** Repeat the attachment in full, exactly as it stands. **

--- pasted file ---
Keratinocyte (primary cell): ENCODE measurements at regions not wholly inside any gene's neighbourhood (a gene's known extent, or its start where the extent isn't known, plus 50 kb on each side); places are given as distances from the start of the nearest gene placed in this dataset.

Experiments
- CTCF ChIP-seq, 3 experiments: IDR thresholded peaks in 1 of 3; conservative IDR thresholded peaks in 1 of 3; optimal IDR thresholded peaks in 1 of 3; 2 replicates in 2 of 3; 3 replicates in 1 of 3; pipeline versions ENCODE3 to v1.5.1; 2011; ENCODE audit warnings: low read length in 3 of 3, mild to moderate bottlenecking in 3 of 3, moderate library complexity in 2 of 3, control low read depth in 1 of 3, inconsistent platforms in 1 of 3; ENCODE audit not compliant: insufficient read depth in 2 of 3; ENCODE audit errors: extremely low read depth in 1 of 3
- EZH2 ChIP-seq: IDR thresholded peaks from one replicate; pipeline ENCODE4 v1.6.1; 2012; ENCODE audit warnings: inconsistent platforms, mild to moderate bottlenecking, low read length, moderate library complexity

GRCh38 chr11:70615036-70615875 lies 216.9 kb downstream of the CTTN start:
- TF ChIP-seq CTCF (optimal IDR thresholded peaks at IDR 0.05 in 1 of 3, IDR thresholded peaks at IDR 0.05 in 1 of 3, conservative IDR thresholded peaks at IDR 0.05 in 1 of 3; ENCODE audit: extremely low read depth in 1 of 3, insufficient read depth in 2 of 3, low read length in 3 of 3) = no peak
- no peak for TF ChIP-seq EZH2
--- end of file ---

Keratinocyte (primary cell): ENCODE measurements at regions not wholly inside any gene's neighbourhood (a gene's known extent, or its start where the extent isn't known, plus 50 kb on each side); places are given as distances from the start of the nearest gene placed in this dataset.

Experiments
- CTCF ChIP-seq, 3 experiments: IDR thresholded peaks in 1 of 3; conservative IDR thresholded peaks in 1 of 3; optimal IDR thresholded peaks in 1 of 3; 2 replicates in 2 of 3; 3 replicates in 1 of 3; pipeline versions ENCODE3 to v1.5.1; 2011; ENCODE audit warnings: low read length in 3 of 3, mild to moderate bottlenecking in 3 of 3, moderate library complexity in 2 of 3, control low read depth in 1 of 3, inconsistent platforms in 1 of 3; ENCODE audit not compliant: insufficient read depth in 2 of 3; ENCODE audit errors: extremely low read depth in 1 of 3
- EZH2 ChIP-seq: IDR thresholded peaks from one replicate; pipeline ENCODE4 v1.6.1; 2012; ENCODE audit warnings: inconsistent platforms, mild to moderate bottlenecking, low read length, moderate library complexity

GRCh38 chr11:70615036-70615875 lies 216.9 kb downstream of the CTTN start:
- TF ChIP-seq CTCF (optimal IDR thresholded peaks at IDR 0.05 in 1 of 3, IDR thresholded peaks at IDR 0.05 in 1 of 3, conservative IDR thresholded peaks at IDR 0.05 in 1 of 3; ENCODE audit: extremely low read depth in 1 of 3, insufficient read depth in 2 of 3, low read length in 3 of 3) = no peak
- no peak for TF ChIP-seq EZH2